28. Piece for three instruments: TRIO.  Chad Mitchell and Kingston are my favorites.  I suppose you already knew that.  

29. They're often pop-ups: ADS.

32. Major artery: AORTA.  Regardless of other health issues, you need the AORTA to work.

36. Irritate: ANNOY.

39. Quick swim: DIP.  I have some sour Cream and Onion soup powder dip! Great for taco chips.

40. Fell behind: TRAILED.  In our sports section in the paper, the word TRAILED comes after Twins Vikings, Wolves, and Wild.

42. Golf ball holder: TEE.  I have the kind that produce the same height for every shot. I use different ones for the par three holes.

43. Stockpile: AMASS.  Since I get the second shot of vaccine this Wednesday and hopefully start bowling, I suppose I will also be returning to A MASS on Sunday.  I am not a sinner, the Archbishop basically told those of us over 65 with health issues to stay home last March.

45. Dig deeply (into): DELVE.

46. Pigs out (on), briefly: ODS.  C.C. and I are waiting to O.D. on watermelon soon.

47. Blacken in a pan: CHAR.

49. Dictator Amin: IDI.

56. "Shoo!": SCAT.

60. The "I" in MIT: Abbr.: INST.

61. Ceremonial conical structure: TEPEE.

62. Tra-__: refrain syllables: LA LA.  We had this last week.  Home of the original McDonald's Museum, before Ray Kroc.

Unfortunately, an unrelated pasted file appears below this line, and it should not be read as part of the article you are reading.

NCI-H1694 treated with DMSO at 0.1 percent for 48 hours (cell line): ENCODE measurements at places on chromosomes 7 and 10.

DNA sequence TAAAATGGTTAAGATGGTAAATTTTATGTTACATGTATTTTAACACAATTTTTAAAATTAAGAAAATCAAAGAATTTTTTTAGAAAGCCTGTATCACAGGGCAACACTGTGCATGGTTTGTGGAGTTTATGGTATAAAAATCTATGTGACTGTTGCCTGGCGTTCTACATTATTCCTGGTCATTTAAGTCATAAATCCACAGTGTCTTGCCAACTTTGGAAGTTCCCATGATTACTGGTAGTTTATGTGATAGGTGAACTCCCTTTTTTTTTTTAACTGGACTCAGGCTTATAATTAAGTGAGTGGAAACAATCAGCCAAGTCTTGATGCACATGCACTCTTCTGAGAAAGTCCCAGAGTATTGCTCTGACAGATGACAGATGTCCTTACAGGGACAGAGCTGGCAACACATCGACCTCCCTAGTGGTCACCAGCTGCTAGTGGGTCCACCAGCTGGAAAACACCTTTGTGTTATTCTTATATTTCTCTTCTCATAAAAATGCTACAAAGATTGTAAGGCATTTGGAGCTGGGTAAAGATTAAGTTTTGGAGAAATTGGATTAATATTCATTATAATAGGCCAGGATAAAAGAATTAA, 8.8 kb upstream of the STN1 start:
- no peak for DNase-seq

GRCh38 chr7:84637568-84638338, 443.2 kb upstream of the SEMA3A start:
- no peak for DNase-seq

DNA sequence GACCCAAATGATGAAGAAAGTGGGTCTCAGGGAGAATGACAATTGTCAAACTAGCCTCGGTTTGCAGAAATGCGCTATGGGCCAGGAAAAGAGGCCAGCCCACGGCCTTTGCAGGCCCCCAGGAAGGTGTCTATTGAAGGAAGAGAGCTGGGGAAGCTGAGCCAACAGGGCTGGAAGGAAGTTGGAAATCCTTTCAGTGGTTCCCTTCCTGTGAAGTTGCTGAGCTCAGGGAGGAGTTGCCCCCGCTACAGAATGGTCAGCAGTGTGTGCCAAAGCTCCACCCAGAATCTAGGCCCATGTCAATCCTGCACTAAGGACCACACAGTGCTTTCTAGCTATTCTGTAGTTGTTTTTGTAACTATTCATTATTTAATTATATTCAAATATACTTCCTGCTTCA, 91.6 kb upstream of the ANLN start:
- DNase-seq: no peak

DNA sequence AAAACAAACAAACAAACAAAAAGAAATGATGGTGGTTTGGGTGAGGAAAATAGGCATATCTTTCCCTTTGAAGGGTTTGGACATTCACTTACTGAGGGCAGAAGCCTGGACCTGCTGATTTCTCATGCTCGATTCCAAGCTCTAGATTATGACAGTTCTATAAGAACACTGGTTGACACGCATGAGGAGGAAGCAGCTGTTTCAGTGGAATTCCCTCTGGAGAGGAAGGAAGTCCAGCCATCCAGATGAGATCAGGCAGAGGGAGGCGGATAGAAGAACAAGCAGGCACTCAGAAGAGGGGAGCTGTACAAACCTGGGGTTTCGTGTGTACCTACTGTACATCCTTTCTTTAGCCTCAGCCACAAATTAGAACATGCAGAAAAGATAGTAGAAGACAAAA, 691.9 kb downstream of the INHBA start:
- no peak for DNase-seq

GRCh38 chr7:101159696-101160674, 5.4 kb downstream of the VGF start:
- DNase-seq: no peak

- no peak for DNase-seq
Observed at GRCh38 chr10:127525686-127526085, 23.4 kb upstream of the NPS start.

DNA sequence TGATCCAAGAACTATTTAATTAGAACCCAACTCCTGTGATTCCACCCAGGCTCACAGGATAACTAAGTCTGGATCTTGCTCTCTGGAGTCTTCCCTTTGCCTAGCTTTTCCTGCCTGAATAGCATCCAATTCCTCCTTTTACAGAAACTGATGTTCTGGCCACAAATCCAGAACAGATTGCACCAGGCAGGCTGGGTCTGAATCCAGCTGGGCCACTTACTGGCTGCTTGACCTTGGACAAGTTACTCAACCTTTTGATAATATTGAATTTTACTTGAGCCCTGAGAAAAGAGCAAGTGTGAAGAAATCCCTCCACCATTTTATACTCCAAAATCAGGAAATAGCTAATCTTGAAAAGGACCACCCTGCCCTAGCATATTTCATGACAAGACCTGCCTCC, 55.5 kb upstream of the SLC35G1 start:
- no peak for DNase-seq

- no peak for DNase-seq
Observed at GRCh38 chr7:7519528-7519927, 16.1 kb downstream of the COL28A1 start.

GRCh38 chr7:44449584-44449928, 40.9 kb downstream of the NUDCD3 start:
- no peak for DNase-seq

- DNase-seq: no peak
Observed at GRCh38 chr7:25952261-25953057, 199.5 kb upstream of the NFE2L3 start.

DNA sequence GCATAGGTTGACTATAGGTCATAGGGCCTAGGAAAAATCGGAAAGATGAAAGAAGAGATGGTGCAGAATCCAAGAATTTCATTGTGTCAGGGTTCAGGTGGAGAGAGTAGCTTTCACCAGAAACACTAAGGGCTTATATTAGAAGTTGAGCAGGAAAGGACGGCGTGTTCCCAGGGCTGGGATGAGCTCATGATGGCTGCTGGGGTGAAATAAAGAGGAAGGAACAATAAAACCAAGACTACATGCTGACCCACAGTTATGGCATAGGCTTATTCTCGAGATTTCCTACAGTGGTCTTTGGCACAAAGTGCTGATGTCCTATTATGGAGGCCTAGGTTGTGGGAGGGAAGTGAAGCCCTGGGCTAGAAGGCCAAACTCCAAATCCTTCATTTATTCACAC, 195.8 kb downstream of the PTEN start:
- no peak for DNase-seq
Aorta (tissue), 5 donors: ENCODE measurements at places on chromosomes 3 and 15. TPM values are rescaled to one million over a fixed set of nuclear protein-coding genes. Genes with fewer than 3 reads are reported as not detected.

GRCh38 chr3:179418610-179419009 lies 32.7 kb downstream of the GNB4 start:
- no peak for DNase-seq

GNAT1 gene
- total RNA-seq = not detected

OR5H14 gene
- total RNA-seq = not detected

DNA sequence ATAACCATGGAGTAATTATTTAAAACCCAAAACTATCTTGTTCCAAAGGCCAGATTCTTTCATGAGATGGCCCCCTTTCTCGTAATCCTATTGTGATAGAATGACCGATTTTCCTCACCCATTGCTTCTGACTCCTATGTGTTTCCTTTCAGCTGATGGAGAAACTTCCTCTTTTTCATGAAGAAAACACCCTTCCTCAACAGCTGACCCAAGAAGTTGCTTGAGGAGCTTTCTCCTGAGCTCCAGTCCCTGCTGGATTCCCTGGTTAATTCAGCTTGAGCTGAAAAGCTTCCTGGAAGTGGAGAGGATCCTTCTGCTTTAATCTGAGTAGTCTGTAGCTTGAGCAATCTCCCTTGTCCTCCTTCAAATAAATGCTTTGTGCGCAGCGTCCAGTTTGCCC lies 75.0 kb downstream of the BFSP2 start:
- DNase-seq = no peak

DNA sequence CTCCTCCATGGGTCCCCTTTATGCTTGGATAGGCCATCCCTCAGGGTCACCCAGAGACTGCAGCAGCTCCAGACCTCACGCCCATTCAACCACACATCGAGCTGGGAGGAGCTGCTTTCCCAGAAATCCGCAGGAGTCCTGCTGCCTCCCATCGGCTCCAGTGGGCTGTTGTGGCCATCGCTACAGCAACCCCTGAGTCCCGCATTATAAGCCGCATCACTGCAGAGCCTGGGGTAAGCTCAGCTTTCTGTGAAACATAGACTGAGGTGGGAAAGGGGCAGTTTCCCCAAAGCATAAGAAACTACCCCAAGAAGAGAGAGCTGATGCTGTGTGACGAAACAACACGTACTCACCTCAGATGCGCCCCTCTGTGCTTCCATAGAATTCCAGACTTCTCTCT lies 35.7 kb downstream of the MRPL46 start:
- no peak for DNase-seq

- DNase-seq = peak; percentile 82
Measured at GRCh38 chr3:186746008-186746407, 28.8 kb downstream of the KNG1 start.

63. "__, humbug!": BAH.

66. Musician Brian: ENO.

67. Had the flu, say: AILED.  I have not had the flu for years.  But I ail from other stuff. And it's not watermelon.

68. Cove, e.g.: INLET.

69. Tennis do-over: LET.

70. Sanctify: BLESS.  Does God really BLESS you when you sneeze?  Did you give up something for Lent? I gave up broccoli.

71. Love to pieces: ADORE.  I adore C.C., but so far she has stayed in one piece.


1. Faux pas: GAFFE.  Kind of a strange way to spell GOOF.

2. Mixed bags: OLIOS.  We used to call Margarine OLEO.  I don't think it's sold in Minnesota or Wisconsin anymore, to support the dairy industry.

3. "Tuesdays With Morrie" author Mitch: ALBOM.

4. Wobble: TEETER.  Join TWITTER and become a TWEETER. 

5. Leb. neighbor: SYR.

6. A, as in Athens: ALPHA.  In the military, we used Alpha, Bravo, Charlie and Delta.  That's all I remember.

7. Invoice word: TOTAL.

8. Employee's reward: RAISE.  Also a poker move that could make you richer or cost you a bit.

9. Motivate: INCENT.

10. Biblical beast of burden: ASS.